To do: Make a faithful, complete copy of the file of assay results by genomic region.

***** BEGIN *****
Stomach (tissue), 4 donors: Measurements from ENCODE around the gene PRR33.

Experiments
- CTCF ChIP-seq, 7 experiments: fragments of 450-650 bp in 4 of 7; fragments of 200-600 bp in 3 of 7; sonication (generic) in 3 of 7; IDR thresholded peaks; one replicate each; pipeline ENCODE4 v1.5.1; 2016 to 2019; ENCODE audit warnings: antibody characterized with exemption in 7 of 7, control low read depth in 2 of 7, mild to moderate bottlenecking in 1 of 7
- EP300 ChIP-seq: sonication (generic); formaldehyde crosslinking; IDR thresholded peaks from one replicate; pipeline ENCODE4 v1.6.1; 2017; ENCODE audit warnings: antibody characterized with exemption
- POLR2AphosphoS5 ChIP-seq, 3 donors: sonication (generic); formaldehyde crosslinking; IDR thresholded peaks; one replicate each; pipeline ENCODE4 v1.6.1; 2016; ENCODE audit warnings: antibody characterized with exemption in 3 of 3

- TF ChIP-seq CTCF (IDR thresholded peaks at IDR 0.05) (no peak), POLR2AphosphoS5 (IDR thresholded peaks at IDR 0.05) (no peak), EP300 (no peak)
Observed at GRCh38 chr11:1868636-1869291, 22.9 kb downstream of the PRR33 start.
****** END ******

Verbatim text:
Stomach (tissue), 4 donors: Measurements from ENCODE around the gene PRR33.

Experiments
- CTCF ChIP-seq, 7 experiments: fragments of 450-650 bp in 4 of 7; fragments of 200-600 bp in 3 of 7; sonication (generic) in 3 of 7; IDR thresholded peaks; one replicate each; pipeline ENCODE4 v1.5.1; 2016 to 2019; ENCODE audit warnings: antibody characterized with exemption in 7 of 7, control low read depth in 2 of 7, mild to moderate bottlenecking in 1 of 7
- EP300 ChIP-seq: sonication (generic); formaldehyde crosslinking; IDR thresholded peaks from one replicate; pipeline ENCODE4 v1.6.1; 2017; ENCODE audit warnings: antibody characterized with exemption
- POLR2AphosphoS5 ChIP-seq, 3 donors: sonication (generic); formaldehyde crosslinking; IDR thresholded peaks; one replicate each; pipeline ENCODE4 v1.6.1; 2016; ENCODE audit warnings: antibody characterized with exemption in 3 of 3

- TF ChIP-seq CTCF (IDR thresholded peaks at IDR 0.05) (no peak), POLR2AphosphoS5 (IDR thresholded peaks at IDR 0.05) (no peak), EP300 (no peak)
Observed at GRCh38 chr11:1868636-1869291, 22.9 kb downstream of the PRR33 start.